Multilingualism and artistic ability

Posted by in Ask Dr. Van

Hello, My name is Allison and I am a senior at [school]. I am in the process of completing my senior project, and one of the requirements is to interview an expert on my subject. I have a passion for the arts and have been taking French since my freshman year so my topic combines two of my passions. I am trying to find a connection between knowing multiple languages and artistic ability. 

My essential question is:
What kind of benefits come from knowing more than one language, and is there a connection between artistic ability and bilingualism (or multilingualism)?

If you are willing to be my expert, please email me back when you get the chance. Thank you so much for reading my email!

Hi Allison,
A question: When you’re thinking about the arts and artistic ability, what do you have in mind? Musical ability? The physical arts (painting/sculpting/drawing)? Those are really different things.
-Dr. Van

Dr. Van,   That is a very good question that I unfortunately don’t have a great answer for. Personally, I am a singer and actor so it would be nice to touch on performance arts for my project, but it doesn’t matter too much to me. 
Thank you for responding so quickly! You’re the best!

This isn’t exactly my research area, but I did a little digging and found some things that may be helpful.

There is evidence that speaking more than one language can enhance cognitive capacities. There’s also evidence that creative thinking comes from general cognitive functioning. So the argument thus goes that if bilingualism has cognitive benefits, those benefits may extend into creative thinking. However, apparently there isn’t a lot of research that has been able to directly prove this relationship. One problem is that the terms aren’t actually well defined — as we’ve already found, it’s hard to decide what quantifies as “creativity” — is it music making? Art making? Culinary creativity? There’s creativity involved in mathematics and sciences, as well as things like computer programming — it takes creativity to solve difficult problems! So the lack of definition of the word “creativity” is one of the biggest issues.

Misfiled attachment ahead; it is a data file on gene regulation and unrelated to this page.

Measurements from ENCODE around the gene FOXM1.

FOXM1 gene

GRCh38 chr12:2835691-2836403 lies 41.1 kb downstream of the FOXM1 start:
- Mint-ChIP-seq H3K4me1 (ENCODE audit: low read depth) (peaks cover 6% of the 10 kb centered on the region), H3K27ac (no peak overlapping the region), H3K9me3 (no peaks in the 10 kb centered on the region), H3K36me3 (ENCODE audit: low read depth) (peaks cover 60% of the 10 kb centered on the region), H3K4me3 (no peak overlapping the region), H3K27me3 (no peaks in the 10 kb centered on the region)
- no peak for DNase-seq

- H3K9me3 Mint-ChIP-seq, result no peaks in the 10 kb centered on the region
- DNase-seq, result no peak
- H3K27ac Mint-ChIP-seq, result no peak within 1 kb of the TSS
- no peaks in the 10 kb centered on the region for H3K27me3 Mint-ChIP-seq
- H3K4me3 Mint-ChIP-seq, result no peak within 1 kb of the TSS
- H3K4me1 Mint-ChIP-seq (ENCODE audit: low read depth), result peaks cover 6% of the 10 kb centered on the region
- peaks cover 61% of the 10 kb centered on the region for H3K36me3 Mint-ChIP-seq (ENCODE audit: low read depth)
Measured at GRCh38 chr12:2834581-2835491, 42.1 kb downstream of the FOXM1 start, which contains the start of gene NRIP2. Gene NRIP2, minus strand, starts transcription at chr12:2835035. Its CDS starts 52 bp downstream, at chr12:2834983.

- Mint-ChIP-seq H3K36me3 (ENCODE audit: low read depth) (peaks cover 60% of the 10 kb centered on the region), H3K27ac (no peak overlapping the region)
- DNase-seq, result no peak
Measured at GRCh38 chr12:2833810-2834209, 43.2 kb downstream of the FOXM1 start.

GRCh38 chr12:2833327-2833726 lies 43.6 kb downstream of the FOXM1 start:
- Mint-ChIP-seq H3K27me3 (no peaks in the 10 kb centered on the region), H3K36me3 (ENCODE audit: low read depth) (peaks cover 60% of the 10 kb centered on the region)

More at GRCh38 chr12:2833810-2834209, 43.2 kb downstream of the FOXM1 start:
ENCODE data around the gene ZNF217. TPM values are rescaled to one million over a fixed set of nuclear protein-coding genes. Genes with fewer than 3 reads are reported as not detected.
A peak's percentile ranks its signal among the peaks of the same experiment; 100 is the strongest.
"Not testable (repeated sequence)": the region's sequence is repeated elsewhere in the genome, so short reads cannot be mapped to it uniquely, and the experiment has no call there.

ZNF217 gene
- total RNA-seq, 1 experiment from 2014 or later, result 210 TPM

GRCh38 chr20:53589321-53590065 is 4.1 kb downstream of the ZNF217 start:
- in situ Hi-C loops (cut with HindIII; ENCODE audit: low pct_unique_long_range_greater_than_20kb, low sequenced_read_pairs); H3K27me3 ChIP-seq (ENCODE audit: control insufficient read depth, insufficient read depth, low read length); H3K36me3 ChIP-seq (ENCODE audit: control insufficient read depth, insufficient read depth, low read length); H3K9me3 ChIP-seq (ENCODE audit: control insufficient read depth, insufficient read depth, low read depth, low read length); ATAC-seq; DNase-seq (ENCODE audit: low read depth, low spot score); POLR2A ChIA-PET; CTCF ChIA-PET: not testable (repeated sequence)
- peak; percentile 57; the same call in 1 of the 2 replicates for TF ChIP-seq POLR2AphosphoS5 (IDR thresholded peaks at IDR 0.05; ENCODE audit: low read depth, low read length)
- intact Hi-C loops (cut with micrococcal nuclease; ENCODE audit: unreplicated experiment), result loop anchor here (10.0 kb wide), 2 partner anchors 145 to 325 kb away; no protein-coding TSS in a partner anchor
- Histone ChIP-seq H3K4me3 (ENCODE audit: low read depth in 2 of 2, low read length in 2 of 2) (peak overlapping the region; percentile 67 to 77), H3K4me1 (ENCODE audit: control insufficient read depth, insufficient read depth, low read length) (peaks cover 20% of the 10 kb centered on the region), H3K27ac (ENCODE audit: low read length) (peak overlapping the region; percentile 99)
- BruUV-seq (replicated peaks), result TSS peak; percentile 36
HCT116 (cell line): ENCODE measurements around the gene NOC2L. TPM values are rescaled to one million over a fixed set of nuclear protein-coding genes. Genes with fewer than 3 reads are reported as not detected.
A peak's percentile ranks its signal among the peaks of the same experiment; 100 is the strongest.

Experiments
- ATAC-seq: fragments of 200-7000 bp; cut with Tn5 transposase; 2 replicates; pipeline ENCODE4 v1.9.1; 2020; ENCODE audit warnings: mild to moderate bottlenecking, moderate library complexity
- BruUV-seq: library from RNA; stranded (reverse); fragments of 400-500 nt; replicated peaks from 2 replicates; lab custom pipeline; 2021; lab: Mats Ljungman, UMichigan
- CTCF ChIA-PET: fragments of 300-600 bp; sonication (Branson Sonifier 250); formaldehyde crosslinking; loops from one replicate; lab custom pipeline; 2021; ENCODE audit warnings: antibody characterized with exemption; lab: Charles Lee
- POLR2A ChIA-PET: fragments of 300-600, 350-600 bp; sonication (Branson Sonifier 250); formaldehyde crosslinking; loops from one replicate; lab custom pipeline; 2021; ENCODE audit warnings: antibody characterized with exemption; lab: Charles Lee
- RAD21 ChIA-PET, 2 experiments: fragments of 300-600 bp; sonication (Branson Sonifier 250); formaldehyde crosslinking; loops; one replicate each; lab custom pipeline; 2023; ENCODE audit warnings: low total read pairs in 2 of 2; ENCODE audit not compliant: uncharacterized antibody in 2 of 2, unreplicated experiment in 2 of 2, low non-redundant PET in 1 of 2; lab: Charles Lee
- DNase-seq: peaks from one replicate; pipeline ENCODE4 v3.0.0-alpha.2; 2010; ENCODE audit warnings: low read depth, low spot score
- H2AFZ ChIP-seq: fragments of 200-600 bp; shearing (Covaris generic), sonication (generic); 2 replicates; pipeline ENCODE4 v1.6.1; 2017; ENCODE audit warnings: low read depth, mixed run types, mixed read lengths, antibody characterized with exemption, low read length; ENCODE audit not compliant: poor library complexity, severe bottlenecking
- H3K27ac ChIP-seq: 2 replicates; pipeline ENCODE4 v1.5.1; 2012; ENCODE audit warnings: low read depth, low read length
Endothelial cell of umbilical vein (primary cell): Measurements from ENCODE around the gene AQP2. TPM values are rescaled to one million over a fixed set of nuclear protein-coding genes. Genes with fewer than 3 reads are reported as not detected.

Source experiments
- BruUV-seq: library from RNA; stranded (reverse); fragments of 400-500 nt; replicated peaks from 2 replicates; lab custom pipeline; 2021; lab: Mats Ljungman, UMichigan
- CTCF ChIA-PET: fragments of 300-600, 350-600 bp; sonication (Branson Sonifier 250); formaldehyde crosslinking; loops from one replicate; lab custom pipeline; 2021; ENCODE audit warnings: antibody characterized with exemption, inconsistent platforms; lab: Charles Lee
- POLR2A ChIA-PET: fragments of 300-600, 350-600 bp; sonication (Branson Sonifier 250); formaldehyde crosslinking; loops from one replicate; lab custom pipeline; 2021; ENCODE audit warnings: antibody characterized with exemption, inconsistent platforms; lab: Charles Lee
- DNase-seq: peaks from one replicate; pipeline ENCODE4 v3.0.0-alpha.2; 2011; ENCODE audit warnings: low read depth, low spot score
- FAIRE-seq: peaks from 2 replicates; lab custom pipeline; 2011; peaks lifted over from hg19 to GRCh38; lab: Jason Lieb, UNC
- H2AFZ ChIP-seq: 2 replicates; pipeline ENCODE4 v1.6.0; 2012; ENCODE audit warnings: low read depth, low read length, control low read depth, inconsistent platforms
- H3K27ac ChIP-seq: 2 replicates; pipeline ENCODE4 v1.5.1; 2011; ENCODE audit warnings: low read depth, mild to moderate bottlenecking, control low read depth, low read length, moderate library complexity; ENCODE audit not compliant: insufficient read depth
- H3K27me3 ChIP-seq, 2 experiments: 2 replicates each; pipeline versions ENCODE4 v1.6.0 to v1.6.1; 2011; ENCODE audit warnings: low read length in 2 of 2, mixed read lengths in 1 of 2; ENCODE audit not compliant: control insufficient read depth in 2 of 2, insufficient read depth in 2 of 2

One of the other issues is what is meant by “bilingual” or “multilingualism” — how well does one have to know a language to be considered bi/multilingual? Some would argue that a couple of years studying a language doesn’t necessarily qualify you as bilingual, and that it requires fluency in both languages developed from birth or very early childhood; otherwise one language is the “dominant” language. Since it’s difficult to define when someone is truly bi/multilingual, that’s a challenge with the question also.
What I’ve found in some quick research is that there’s some evidence that in some types of verbal tasks, bilingual or multilingual children and college-level students may have had an advantage over monolinguals. There’s research tying that to the ability to “code switch,” or alternate or mix different languages quickly and regularly; the bi/multilingual people may have a more developed verbal network in their brain which may lead to more creativity in certain types of tasks.

There’s also a cultural component that complicates things. There’s research that shows that people who live in diverse cultures or diverse socioeconomic settings tend to exhibit more creativity; it may be that because more multi/bilingual people live in those diverse cultural/socioeconomic environments, that the increase in creativity is due to t hose sociocultural factors. 

So the answer is that it certainly seems possible that bi/multilingualism may increase creativity — but there’s a lot of undefined terms and other factors that are tied into it, and there really hasn’t been a lot of research done to test how each of those factors is involved. 

I don’t know if you need to cite sources for your project, but the author I found who seems to have done most of the work on this topic is a fellow named Anatoliy Kharkhurin. I found a chapter he wrote in a book called “The Handbook of Bilingual and Multilingual Education,” published in 2015, and it has a lot more information and specific references to studies. He certainly seems to believe that there’s a relationship between bi/multilingualism and creativity, but he also acknowledges that the research isn’t really there to prove it yet.

-Dr. Van